Some states have also extended coverage to pregnant women regardless of immigration status through the CHIP unborn child option or using state funding. States have the option to extend CHIP coverage from conception to birth, called the unborn child option, which effectively extends coverage to pregnant people who meet eligibility requirements without regard to immigration status. As of July 2023, 20 states have taken up this option (Figure 2). While other pregnancy-related coverage in Medicaid and CHIP requires 60 days of postpartum coverage, the unborn child option does not include this coverage. However, some states that took up this option provide postpartum coverage regardless of immigration status either through a CHIP state plan amendment or using state-only funding. Seven states (California, Illinois, Maryland, Massachusetts, Minnesota, Rhode Island, and Washington) have also used state funding or CHIP health services initiatives to extend postpartum coverage to 12 months to individuals regardless of immigration status to align with the Medicaid postpartum coverage extension option established by the American Rescue Plan Act. In addition, Vermont provides coverage to income eligible pregnant women regardless of immigration status using state-only funds, and, as noted above, Colorado is using state funds to offer Marketplace coverage with no premium cost for income-eligible individuals regardless of immigration status.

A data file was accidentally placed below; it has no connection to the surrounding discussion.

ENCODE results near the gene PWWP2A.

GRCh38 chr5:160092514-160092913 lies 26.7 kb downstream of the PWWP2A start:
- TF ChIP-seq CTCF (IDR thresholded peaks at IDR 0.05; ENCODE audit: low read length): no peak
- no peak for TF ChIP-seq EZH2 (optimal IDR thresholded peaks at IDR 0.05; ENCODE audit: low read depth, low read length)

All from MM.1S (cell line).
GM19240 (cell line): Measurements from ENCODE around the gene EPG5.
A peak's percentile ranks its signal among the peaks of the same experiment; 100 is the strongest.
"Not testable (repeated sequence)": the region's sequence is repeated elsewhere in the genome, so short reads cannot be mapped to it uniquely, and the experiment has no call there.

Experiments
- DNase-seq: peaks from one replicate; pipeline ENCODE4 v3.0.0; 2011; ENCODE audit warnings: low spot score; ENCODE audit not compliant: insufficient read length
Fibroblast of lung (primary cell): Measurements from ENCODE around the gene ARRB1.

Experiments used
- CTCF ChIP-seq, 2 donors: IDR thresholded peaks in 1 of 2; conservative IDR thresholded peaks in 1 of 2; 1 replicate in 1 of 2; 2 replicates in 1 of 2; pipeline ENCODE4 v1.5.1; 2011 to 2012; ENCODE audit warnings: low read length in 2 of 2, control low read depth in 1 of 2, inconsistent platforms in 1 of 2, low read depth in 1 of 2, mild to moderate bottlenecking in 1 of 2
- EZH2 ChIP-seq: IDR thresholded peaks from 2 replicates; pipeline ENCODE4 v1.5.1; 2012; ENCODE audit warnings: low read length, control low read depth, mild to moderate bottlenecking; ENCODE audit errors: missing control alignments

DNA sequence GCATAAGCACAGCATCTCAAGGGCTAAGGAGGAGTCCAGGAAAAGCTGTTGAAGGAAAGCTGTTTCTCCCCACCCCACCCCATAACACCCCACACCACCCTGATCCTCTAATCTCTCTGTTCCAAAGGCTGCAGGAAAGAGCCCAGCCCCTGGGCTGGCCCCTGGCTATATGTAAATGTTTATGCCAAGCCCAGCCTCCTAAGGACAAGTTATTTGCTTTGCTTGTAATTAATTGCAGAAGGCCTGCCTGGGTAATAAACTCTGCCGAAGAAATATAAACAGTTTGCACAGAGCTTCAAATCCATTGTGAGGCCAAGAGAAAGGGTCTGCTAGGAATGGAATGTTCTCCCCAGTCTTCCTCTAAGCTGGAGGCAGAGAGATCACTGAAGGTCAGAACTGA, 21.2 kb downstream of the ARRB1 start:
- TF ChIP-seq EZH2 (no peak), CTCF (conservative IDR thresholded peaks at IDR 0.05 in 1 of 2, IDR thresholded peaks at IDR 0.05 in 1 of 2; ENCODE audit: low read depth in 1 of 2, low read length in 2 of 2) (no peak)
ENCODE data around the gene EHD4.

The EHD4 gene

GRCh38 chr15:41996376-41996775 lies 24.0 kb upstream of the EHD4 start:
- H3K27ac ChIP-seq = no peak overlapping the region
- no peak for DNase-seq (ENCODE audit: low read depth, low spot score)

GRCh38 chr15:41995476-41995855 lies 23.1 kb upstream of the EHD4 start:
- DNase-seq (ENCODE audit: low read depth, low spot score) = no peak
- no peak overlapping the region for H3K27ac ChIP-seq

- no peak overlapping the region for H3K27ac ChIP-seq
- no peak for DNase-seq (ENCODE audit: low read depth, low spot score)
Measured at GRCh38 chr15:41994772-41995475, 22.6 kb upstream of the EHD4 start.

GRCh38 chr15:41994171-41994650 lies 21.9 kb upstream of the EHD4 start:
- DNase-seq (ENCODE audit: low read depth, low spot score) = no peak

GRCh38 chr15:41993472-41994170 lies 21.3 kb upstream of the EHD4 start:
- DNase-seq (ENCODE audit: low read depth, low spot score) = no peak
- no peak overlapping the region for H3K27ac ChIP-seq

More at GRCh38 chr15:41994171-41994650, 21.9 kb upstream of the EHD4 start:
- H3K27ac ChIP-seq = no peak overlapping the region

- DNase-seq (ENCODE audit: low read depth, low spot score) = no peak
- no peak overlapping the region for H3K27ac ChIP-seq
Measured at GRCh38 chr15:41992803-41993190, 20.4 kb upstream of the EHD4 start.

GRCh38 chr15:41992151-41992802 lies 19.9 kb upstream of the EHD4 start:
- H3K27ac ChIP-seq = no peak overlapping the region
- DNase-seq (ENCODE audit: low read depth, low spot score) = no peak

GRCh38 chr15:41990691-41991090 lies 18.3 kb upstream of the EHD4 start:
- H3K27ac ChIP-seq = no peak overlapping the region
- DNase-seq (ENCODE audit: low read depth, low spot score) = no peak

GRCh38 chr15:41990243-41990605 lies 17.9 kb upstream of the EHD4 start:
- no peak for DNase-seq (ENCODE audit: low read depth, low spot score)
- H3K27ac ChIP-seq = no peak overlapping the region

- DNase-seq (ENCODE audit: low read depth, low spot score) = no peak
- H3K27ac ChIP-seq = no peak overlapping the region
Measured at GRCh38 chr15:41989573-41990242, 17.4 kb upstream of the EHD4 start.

Research suggests that state coverage expansions for immigrants can reduce uninsurance rates, increase health care use, and improve health outcomes. California’s 2016 expansion to cover low-income children regardless of immigration status was associated with a 34% decline in uninsurance rates among children who are not citizens; similarly, a study found that children who reside in states that have expanded coverage to all children regardless of immigration status were less likely to be uninsured, to forgo medical or dental care, and to go without a preventive health visit than children residing in states that have not expanded coverage. Other research has found that expanding Medicaid pregnancy coverage regardless of immigration status was associated with higher rates of prenatal care utilization, postpartum care utilization, as well as improved outcomes including increases in average gestation length and birth weight among newborns.
The estimate of the total number of noncitizens in the US is based on the 2021 American Community Survey (ACS) 1-year Public Use Microdata Sample (PUMS). The ACS data do not directly indicate whether an immigrant is lawfully present or not. We draw on the methods underlying the 2013 analysis by the State Health Access Data Assistance Center (SHADAC) and the recommendations made by Van Hook et. Al.1,2 This approach uses the Survey of Income and Program Participation (SIPP) to develop a model that predicts immigration status; it then applies the model to ACS, controlling to state-level estimates of total undocumented population from Pew Research Center. For more detail on the immigration imputation used in this analysis, see the Technical Appendix B.